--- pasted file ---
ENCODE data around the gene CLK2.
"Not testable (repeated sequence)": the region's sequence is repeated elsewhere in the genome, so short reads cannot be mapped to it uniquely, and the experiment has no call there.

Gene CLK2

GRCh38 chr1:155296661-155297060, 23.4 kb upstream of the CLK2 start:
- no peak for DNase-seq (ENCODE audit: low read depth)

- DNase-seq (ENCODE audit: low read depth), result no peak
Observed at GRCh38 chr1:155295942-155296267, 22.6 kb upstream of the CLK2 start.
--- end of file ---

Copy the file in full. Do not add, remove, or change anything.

ENCODE data around the gene CLK2.
"Not testable (repeated sequence)": the region's sequence is repeated elsewhere in the genome, so short reads cannot be mapped to it uniquely, and the experiment has no call there.

Gene CLK2

GRCh38 chr1:155296661-155297060, 23.4 kb upstream of the CLK2 start:
- no peak for DNase-seq (ENCODE audit: low read depth)

- DNase-seq (ENCODE audit: low read depth), result no peak
Observed at GRCh38 chr1:155295942-155296267, 22.6 kb upstream of the CLK2 start.